Russia, has developed many rocket engine concepts over the years and its noticeable that they already tried liquid methane as a propellant back in the 90s. How many of their cryogenic engines had a liquid methane variant? Have any other countries also developed similar capabilities and tried liquid methane in the past?
According to some old usenet postings by Henry Spencer now on yarchive, the RL10 was experimentally used with methane:
"CH4/O2 offers the second highest Isp (385 s)... A significant disadvantage of CH4/O2 is that no flight-rated engine is currently available; development of one based on Pratt and Whitney RL-10 engine technology would probably take three years and cost on the order of $30 million."
One reason to be reasonably confident in this low number is that the RL10 has already been run on LOX/CH4, with only minor modifications. That was done only experimentally, and you'd need a bit more work to certify that configuration for production use, but it shouldn't be hard.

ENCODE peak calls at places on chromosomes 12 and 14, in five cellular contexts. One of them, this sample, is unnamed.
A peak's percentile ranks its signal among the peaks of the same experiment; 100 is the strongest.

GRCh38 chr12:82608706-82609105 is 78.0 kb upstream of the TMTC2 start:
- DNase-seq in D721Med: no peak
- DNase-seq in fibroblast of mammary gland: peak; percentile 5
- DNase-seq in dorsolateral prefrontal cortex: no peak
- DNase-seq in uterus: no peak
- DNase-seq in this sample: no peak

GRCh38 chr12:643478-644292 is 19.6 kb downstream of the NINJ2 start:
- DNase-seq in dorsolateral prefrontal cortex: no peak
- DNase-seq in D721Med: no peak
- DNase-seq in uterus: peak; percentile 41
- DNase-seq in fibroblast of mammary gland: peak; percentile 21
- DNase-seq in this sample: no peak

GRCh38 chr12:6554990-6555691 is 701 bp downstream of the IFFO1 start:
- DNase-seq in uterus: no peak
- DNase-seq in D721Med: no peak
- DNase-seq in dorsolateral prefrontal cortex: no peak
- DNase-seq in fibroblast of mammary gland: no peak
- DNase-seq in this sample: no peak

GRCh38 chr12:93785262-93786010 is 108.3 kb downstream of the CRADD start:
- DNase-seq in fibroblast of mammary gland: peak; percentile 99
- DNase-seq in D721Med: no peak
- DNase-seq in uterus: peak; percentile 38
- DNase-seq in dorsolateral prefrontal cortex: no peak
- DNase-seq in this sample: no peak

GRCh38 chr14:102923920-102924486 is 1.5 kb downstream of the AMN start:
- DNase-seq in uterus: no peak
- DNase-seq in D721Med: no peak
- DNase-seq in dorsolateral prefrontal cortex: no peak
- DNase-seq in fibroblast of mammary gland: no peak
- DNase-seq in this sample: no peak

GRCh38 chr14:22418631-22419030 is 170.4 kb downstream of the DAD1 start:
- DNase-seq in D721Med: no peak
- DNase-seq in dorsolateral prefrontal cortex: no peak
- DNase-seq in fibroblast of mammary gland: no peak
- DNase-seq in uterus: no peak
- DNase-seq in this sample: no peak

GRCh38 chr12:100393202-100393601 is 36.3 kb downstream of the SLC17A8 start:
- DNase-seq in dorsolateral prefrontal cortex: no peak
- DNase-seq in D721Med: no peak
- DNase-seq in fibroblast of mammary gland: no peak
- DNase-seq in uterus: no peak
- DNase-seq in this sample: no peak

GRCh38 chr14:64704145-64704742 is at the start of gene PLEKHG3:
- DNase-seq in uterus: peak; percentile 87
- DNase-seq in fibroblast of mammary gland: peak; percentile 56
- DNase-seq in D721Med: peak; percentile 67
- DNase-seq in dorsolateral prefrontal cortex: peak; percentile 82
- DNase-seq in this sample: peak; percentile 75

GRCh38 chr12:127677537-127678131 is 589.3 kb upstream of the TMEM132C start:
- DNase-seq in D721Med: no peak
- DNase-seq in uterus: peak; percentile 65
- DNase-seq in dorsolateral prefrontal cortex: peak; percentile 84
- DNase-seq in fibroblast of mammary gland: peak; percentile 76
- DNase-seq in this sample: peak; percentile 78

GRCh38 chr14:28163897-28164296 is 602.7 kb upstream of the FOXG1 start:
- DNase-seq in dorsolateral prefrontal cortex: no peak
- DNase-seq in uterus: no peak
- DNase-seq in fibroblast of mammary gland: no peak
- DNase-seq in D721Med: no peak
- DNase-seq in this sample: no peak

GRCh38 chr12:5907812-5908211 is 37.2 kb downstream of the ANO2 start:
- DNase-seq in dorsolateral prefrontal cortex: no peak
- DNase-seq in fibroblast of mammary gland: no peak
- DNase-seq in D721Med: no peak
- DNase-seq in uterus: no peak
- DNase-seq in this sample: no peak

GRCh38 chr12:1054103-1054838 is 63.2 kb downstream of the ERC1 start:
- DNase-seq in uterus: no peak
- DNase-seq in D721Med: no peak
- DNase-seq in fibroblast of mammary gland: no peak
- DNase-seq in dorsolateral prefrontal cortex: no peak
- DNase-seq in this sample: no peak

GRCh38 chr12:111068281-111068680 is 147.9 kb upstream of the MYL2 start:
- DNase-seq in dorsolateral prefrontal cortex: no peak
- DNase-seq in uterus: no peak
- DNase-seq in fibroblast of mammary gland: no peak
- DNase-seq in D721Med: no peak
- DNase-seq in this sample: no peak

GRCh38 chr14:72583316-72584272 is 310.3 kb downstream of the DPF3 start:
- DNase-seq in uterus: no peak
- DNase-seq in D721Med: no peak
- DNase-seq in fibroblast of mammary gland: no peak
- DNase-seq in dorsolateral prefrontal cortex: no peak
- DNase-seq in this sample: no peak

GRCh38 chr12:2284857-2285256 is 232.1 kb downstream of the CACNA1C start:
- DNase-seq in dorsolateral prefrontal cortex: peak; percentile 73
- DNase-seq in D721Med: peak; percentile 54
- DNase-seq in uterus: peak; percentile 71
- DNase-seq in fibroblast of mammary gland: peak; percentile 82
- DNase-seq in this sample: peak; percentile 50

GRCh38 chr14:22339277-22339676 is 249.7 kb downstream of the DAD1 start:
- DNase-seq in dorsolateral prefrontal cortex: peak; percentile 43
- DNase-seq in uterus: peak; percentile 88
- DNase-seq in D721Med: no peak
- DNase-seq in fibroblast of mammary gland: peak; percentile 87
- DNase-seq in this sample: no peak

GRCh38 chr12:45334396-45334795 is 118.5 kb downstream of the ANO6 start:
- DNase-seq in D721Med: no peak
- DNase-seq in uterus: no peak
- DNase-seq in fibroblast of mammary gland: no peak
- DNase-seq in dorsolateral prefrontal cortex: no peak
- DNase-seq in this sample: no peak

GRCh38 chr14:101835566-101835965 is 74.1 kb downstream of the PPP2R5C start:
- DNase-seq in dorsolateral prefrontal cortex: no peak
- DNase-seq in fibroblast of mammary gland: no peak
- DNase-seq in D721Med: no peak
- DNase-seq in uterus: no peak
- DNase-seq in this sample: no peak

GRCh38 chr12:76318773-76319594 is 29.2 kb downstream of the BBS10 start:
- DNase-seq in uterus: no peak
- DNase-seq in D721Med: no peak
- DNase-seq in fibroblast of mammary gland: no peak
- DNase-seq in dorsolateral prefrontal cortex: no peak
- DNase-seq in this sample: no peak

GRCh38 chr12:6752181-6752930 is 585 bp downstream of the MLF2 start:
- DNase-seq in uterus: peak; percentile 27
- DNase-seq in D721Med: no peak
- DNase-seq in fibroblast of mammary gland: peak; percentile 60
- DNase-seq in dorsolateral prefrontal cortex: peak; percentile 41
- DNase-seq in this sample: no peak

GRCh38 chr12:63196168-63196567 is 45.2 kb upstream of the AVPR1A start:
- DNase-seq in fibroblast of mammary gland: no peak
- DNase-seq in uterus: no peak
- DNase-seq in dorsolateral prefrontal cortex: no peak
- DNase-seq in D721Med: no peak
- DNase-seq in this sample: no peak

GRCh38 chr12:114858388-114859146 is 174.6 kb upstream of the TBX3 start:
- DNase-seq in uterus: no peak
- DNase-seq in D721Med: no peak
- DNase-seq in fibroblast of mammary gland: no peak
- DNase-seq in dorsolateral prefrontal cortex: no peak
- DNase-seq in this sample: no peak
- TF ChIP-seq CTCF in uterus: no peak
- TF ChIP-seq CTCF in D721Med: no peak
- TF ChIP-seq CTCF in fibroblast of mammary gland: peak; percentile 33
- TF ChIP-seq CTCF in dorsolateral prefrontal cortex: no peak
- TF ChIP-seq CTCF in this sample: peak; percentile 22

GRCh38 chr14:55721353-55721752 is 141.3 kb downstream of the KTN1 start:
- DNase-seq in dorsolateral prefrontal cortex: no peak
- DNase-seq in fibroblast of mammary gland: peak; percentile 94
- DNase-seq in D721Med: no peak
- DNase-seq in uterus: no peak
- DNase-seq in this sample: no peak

According to Clark's Ignition! (1972), German rocket pioneer Johannes Winkler experimented with a methane/LOX engine in 1930. Clark also mentions with some horror a 1957 proposal to use pre-mixed methane/LOX as a monopropellant. ("JPL later demonstrated that you could make the mixture detonate merely by shining a bright light on it.") Clark also mentions using methane with other oxidizers:
Rocketdyne, and TRW, with NASA contracts, as well as NASA itself, have concentrated their efforts on OF2 and the light hydrocarbons: methane, ethane, propane, 1-butene, and assorted mixtures of these. (In most of their motor work, they used a mixture of oxygen and fluorine as a reasonably inexpensive surrogate for OF2.)
Spencer also mentions the RL10 having been fired with FLOX (fluorine-LOX mixture), so it seems probable that Clark is talking about RL10 here as well.